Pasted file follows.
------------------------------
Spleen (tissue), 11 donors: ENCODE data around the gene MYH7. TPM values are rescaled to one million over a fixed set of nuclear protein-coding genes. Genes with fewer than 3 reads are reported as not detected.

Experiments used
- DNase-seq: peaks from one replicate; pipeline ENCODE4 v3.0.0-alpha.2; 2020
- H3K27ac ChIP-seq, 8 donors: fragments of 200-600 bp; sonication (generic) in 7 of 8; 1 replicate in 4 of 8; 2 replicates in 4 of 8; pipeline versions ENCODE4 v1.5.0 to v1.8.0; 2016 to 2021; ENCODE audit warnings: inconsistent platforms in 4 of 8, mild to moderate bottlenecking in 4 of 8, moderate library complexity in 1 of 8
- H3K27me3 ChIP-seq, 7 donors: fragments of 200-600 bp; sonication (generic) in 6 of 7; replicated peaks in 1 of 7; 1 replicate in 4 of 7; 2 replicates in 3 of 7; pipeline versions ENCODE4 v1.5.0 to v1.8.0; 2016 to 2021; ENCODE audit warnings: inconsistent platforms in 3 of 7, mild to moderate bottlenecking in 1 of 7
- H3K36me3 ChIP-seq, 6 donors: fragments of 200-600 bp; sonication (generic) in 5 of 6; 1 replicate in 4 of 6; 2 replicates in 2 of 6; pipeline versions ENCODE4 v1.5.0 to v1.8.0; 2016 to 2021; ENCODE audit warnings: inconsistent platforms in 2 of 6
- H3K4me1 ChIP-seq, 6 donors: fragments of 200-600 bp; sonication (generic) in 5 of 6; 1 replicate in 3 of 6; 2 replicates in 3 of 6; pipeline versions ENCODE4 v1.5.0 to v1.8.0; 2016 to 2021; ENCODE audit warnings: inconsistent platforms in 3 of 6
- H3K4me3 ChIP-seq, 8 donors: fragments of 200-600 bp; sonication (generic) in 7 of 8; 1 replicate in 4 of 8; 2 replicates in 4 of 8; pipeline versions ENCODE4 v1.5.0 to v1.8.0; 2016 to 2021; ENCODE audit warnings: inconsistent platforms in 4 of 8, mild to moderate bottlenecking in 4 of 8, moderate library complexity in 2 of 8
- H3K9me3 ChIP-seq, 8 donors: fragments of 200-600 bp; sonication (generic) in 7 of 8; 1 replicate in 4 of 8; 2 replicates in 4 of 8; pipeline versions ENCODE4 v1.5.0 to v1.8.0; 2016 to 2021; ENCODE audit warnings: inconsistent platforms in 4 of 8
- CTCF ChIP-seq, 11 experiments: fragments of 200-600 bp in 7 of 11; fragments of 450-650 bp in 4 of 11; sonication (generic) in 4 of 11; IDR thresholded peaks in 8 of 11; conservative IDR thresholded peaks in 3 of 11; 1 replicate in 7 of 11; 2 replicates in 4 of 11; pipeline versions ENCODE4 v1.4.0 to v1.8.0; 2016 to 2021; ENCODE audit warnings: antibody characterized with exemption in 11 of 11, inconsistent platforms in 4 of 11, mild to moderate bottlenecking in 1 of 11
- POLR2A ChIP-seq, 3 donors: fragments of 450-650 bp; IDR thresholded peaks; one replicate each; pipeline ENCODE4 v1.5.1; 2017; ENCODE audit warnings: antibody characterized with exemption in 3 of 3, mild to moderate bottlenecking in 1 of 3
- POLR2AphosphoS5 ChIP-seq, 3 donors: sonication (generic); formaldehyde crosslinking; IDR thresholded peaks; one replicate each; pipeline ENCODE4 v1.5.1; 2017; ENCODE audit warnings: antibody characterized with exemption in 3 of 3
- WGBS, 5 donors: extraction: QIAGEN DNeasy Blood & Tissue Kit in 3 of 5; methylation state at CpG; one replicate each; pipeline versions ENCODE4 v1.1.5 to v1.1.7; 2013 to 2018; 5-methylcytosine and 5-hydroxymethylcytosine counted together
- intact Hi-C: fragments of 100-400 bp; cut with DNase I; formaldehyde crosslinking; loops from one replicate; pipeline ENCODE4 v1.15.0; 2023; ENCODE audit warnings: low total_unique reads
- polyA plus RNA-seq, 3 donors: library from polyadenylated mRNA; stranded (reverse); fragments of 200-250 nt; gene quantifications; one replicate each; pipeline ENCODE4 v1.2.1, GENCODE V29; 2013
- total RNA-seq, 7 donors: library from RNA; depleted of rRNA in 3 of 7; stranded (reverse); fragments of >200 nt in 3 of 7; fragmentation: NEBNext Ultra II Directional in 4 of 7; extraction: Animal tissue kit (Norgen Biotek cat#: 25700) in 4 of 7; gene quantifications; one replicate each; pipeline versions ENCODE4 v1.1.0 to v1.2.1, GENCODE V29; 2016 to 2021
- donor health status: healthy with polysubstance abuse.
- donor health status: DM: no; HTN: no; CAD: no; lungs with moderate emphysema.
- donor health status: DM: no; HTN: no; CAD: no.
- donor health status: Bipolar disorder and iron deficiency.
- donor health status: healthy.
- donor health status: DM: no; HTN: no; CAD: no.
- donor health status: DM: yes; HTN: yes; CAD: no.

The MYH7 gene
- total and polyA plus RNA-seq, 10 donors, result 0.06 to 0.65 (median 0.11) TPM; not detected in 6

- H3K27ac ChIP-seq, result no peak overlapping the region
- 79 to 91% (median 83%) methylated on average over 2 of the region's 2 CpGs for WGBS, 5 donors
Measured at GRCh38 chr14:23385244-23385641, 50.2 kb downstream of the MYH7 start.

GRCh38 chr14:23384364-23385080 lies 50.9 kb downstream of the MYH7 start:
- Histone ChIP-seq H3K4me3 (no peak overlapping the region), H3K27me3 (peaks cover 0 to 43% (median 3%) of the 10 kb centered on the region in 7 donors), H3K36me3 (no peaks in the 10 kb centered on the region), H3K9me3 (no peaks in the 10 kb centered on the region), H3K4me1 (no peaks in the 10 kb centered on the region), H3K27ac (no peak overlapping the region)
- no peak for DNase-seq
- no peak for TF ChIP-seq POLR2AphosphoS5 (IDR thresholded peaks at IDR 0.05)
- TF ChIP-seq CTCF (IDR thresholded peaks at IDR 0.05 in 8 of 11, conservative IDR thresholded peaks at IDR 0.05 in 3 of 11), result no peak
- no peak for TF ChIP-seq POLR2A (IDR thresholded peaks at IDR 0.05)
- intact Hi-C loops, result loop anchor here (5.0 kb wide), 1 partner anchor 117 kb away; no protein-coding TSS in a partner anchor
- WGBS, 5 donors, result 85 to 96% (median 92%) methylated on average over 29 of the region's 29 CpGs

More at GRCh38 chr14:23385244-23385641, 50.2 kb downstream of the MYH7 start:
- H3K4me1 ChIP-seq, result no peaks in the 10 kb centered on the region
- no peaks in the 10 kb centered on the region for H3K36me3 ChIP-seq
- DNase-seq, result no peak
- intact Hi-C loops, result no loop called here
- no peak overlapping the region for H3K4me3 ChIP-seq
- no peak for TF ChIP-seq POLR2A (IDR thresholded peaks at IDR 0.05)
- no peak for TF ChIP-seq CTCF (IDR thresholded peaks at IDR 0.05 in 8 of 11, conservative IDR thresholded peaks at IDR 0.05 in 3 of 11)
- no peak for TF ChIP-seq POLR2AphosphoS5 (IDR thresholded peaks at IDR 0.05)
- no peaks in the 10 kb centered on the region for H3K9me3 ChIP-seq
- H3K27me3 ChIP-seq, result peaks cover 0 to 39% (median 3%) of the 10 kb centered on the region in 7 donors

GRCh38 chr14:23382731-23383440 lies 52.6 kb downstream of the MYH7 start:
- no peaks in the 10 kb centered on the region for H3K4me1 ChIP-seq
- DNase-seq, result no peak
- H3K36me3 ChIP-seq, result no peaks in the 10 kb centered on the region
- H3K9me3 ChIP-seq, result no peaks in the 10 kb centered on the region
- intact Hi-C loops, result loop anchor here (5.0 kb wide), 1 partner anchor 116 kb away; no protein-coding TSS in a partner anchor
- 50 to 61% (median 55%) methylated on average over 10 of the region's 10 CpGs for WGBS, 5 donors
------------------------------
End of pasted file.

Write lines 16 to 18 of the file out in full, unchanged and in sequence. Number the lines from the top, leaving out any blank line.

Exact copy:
- total RNA-seq, 7 donors: library from RNA; depleted of rRNA in 3 of 7; stranded (reverse); fragments of >200 nt in 3 of 7; fragmentation: NEBNext Ultra II Directional in 4 of 7; extraction: Animal tissue kit (Norgen Biotek cat#: 25700) in 4 of 7; gene quantifications; one replicate each; pipeline versions ENCODE4 v1.1.0 to v1.2.1, GENCODE V29; 2016 to 2021
- donor health status: healthy with polysubstance abuse.
- donor health status: DM: no; HTN: no; CAD: no; lungs with moderate emphysema.